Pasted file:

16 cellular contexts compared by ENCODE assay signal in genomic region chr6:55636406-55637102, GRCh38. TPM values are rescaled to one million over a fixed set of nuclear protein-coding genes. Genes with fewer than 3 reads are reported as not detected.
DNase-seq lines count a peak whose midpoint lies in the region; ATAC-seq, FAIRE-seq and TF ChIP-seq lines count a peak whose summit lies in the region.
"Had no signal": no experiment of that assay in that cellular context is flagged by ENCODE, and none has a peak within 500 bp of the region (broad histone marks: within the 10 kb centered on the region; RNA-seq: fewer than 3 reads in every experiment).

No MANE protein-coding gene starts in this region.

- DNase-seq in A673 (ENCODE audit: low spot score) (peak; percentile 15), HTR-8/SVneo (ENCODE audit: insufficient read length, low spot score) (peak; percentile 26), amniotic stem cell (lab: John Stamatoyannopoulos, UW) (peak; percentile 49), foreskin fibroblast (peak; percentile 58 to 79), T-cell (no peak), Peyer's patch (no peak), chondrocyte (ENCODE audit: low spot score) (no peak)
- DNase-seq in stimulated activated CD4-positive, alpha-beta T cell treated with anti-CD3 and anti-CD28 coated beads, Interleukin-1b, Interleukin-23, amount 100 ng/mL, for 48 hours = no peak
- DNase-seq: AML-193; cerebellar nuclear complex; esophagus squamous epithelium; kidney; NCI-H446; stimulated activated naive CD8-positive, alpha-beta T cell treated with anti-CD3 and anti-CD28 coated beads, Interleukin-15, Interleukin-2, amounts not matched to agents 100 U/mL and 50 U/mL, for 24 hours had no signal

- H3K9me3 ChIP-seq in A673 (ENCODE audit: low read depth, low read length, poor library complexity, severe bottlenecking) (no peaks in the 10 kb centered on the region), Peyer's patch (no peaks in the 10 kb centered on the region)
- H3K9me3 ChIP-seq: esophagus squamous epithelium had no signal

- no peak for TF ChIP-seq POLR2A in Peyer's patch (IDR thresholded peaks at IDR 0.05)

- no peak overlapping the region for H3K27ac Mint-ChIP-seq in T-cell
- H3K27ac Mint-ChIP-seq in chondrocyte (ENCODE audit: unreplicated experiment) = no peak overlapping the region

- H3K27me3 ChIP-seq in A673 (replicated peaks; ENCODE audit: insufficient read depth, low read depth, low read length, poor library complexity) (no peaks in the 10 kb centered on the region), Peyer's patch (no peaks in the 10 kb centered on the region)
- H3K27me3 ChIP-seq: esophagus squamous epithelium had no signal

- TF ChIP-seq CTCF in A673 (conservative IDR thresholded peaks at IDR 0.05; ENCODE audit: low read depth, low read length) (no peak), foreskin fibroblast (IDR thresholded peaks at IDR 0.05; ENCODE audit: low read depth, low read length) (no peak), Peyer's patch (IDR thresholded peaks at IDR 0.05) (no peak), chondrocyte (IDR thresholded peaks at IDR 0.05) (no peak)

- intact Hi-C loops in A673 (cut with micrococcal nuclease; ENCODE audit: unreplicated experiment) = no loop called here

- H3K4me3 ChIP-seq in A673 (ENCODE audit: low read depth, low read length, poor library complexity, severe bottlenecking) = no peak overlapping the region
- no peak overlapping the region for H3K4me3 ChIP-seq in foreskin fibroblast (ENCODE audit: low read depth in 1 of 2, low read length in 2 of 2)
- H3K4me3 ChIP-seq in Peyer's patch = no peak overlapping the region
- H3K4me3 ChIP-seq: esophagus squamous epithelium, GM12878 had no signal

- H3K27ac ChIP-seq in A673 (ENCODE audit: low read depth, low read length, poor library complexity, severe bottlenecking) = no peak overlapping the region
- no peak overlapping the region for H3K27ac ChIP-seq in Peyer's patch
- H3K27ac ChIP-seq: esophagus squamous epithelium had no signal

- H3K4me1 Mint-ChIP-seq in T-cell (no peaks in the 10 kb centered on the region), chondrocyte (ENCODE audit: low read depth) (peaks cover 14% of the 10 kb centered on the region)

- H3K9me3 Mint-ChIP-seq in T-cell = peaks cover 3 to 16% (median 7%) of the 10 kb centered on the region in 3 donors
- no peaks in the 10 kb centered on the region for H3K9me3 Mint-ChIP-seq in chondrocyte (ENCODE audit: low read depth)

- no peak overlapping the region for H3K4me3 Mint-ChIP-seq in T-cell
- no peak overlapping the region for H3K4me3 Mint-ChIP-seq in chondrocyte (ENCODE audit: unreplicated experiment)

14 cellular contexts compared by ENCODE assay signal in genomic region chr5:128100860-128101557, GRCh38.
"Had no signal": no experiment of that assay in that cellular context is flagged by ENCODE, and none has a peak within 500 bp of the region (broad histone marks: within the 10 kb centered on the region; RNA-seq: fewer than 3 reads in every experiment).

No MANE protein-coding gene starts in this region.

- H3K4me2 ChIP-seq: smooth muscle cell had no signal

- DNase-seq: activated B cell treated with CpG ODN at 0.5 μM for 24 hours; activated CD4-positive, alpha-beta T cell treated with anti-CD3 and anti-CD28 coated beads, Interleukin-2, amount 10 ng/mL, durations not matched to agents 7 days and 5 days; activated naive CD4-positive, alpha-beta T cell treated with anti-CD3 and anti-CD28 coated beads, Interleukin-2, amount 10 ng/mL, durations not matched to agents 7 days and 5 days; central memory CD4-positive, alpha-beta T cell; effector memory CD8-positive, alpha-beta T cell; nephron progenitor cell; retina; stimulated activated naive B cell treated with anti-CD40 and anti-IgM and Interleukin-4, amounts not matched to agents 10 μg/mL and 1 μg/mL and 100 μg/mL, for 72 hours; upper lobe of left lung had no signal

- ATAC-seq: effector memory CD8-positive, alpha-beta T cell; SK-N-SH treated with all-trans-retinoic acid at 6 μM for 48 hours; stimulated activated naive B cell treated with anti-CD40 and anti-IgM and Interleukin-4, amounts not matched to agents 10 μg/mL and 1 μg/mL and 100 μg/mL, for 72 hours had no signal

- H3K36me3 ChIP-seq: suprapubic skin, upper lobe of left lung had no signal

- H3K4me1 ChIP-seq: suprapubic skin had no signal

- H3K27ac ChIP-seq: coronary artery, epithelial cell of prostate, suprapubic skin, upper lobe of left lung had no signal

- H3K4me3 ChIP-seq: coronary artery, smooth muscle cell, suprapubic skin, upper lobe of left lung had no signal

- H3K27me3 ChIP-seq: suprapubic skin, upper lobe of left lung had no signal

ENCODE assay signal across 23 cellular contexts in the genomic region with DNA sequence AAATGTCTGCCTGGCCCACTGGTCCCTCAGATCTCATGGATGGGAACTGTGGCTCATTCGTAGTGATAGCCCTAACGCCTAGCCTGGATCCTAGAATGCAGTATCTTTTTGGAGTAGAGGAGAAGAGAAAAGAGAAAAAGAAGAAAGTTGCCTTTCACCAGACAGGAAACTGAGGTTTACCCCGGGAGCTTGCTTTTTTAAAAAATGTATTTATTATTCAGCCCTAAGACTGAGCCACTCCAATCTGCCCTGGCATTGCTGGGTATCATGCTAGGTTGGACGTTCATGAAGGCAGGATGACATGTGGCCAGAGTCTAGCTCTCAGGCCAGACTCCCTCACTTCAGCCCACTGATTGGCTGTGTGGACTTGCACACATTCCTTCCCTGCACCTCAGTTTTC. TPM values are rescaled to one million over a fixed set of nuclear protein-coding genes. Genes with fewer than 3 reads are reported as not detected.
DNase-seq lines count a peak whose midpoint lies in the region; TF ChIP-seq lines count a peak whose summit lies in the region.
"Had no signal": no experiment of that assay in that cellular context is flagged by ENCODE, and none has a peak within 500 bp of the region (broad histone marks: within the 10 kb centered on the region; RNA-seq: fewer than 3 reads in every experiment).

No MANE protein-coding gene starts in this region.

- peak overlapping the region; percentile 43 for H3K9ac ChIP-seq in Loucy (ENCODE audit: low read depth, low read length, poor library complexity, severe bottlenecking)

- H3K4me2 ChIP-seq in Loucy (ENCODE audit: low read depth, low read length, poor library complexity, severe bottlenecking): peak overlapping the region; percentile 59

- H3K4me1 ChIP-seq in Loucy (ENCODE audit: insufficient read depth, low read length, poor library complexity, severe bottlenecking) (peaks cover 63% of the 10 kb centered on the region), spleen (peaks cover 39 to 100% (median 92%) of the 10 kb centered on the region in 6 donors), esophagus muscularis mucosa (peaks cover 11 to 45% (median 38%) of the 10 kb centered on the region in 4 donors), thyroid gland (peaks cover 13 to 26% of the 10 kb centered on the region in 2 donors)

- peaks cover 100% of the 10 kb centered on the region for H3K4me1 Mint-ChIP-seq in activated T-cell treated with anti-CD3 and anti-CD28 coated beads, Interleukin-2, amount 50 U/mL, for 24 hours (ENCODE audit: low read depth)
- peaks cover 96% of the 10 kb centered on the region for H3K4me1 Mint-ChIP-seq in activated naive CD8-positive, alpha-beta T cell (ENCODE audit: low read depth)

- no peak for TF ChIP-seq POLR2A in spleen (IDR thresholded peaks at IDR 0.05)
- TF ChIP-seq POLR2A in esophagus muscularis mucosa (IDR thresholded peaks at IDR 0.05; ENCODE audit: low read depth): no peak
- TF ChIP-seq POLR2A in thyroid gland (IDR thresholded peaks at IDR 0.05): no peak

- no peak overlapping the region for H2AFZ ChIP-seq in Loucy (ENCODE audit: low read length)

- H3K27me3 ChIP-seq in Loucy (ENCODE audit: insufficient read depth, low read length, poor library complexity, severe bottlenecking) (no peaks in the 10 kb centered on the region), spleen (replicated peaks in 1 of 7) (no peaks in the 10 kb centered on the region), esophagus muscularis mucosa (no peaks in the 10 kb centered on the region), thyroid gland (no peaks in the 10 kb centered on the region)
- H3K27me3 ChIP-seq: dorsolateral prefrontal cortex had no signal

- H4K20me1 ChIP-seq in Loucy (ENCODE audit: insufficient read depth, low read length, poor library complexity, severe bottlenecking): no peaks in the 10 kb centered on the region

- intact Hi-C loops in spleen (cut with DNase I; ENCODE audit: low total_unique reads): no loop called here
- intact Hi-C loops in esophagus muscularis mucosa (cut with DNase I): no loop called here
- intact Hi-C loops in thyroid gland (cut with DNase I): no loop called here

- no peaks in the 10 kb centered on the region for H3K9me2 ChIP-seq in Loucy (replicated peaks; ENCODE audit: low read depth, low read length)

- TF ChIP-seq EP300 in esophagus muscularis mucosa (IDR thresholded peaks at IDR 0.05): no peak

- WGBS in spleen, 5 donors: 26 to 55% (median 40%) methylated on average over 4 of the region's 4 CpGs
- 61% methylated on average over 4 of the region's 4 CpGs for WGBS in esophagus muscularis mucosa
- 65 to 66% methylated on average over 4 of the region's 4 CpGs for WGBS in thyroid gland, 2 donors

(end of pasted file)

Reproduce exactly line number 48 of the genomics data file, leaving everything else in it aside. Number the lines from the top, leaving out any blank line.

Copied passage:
- peaks cover 96% of the 10 kb centered on the region for H3K4me1 Mint-ChIP-seq in activated naive CD8-positive, alpha-beta T cell (ENCODE audit: low read depth)